Terry Robinson
Terry Robinson
NI Connections
Mon 17 December
Connections

Terry Robinson expands Vox Financial Partners

Northern Ireland born CEO Terry talks about expanding Vox Financial Partners in Belfast

We spoke to Terry Robinson the New York based CEO of Vox Financial Partners

I am the CEO of Vox Financial Partners a FinTech consultancy which has developed new software that will improve efficiencies in the global financial services industry post Brexit.

I’m from a big family one of nine kids, I was born in Omagh but grew up in Belfast, my parents decided to move in the 1970’s. I grew up in Four Winds, South Belfast and went to University in Cardiff and Manchester.

I worked at JP Morgan in London as a graduate trainee, and have been working in banking for over 25 years. I have lived in the USA for over 20 years, I live 20 miles west of Manhattan and have a partner and three young children.

Vox Financial Partners

Vox Financial Partners saw an opportunity to provide consultancy resources to large banks to address issues they were having with regulatory change for example the impact of Brexit. 

We decided to expand the business in Belfast because of talent, the education system in Northern Ireland is the best in Western Europe.  We found we can get undergraduates coming out of university who are incredibly well qualified. There is a strong technical component to available staff from Queens University and University of Ulster. 

There is also a very good fit culturally they speak English, they want to work hard, they can work with the American investment banks who are very used to working with people from the UK and Ireland, so they sit very nicely together.  We can supply resources to banks who can fit in very quickly and can hit the ground running. The scene here is quite boutique but we have been able to find the talent we need.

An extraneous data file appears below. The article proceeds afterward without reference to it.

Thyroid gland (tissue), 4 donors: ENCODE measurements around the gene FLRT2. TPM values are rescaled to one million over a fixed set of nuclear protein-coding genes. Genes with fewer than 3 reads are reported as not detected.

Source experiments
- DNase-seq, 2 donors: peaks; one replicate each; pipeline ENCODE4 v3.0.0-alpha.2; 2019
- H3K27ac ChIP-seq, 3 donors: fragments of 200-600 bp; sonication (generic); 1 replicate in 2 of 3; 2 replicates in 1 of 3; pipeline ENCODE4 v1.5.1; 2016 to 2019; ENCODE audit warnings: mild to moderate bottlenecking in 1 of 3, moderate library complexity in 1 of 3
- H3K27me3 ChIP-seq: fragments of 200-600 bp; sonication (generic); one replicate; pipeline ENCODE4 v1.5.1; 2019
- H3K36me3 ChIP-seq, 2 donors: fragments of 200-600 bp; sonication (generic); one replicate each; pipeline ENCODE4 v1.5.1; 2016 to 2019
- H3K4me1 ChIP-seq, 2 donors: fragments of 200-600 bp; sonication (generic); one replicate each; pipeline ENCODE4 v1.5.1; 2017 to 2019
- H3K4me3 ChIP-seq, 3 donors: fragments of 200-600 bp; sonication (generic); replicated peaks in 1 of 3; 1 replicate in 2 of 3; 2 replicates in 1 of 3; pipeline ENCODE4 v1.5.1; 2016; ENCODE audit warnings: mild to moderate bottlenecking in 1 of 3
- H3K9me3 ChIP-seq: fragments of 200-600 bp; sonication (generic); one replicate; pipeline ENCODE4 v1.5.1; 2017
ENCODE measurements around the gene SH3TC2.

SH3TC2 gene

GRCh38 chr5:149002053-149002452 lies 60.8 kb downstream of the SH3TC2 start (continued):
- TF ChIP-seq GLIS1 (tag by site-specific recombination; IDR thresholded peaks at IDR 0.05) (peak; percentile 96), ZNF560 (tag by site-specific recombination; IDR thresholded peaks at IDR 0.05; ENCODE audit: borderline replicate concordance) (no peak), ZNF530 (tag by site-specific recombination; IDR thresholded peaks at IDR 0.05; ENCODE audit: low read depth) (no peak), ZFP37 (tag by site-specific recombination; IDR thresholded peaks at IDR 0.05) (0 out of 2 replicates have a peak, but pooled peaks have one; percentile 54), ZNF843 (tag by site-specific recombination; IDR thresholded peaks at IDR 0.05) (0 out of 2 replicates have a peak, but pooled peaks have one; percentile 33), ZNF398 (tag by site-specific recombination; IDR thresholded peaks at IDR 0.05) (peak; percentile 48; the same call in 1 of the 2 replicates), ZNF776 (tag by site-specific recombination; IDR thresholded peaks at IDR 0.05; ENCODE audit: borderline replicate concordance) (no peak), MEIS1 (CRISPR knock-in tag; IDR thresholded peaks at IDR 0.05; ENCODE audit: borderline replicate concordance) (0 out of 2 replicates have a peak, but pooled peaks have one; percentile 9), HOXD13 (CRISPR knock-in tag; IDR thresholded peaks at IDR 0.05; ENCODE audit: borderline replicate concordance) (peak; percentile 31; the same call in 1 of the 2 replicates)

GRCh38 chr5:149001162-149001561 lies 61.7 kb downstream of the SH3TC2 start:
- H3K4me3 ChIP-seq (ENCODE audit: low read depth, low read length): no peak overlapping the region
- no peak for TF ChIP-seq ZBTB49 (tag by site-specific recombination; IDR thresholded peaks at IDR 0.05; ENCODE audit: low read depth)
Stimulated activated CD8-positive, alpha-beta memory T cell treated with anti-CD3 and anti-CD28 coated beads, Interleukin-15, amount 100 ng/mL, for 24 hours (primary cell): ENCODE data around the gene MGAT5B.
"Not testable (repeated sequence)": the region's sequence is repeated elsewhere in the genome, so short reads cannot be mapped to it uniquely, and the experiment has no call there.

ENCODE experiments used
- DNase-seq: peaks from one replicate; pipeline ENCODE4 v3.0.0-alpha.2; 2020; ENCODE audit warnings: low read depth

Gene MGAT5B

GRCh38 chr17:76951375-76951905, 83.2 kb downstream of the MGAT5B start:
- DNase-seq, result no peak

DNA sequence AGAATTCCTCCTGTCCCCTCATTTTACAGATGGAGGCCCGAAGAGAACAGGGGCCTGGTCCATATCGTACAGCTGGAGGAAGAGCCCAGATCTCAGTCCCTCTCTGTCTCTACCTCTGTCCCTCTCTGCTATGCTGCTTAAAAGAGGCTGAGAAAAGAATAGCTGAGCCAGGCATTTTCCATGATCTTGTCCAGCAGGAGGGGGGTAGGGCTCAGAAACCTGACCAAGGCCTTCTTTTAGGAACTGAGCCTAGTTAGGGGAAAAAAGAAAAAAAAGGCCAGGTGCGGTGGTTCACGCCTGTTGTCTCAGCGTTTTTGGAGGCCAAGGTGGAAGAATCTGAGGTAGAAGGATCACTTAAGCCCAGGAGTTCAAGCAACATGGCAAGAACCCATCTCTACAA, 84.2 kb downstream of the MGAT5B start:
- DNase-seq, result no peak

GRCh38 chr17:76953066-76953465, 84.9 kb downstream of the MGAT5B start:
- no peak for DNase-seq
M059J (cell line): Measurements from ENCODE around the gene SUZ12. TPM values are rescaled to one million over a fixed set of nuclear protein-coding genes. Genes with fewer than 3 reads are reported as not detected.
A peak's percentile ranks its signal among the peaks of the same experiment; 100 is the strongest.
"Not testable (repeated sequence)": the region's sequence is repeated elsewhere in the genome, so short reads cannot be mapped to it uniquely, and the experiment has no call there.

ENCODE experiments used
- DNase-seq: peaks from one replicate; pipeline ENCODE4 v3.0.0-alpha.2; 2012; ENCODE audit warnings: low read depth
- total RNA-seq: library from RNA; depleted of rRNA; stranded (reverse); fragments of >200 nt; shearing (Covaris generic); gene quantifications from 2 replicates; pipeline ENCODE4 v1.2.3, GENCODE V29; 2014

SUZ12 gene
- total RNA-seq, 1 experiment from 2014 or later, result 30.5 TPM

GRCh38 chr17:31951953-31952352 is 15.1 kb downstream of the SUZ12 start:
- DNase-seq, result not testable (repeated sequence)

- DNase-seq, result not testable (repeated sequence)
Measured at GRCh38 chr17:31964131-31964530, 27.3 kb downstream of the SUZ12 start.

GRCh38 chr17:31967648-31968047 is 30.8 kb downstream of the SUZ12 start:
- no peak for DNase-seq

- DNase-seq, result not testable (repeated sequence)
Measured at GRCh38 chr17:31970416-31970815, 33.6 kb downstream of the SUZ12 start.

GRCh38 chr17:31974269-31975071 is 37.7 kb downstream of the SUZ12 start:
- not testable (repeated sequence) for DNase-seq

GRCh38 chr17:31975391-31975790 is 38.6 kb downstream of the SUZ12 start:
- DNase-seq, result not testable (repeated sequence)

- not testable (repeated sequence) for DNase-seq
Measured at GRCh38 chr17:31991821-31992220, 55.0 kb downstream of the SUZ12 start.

We had one consultant when we started in January 2017 we now have 35 a lot of that is down to the incredibly hard work of the team in Belfast.

What changes have you seen in Northern Ireland?

The quality of life has improved tremendously the shopping, the public transport, some of the nonsense you used to see in the past is gone. There is a big change in diversity of people there are a lot for nationalities here. I go to the site of one of our big clients in Belfast and it’s more like a site in London or New York, than it would have been 20 years ago.

The people here a very positive, they quality of life is very high, I really do think on a UK scale there are a lot of positives about Belfast. It’s a compact city, the public transport is good and the quality and price point of housing is very good. Belfast is so compact you can travel to the city centre quickly in New York it takes me an hour and a half into work and an hour and a half home every day, which isn’t ideal with a young family.

You can really live here and have a great quality of life. You are no distance from London, there are multiple flights every day so from a business point of view you can really do business from here.

What do you miss about home?

  • I miss the bread products soda Farrell and potato bread.
  • My father was a traditional Irish musician he was the Ulster Slow Air Fiddle Champion 3 years in a row in the mid 80’s I grew up in a house with traditional Irish music, so I miss the music.
  • The people here are very genuine you really know what you are getting with people, if I am talking to someone in New Jersey I don’t click with them the same way I do with someone from home.

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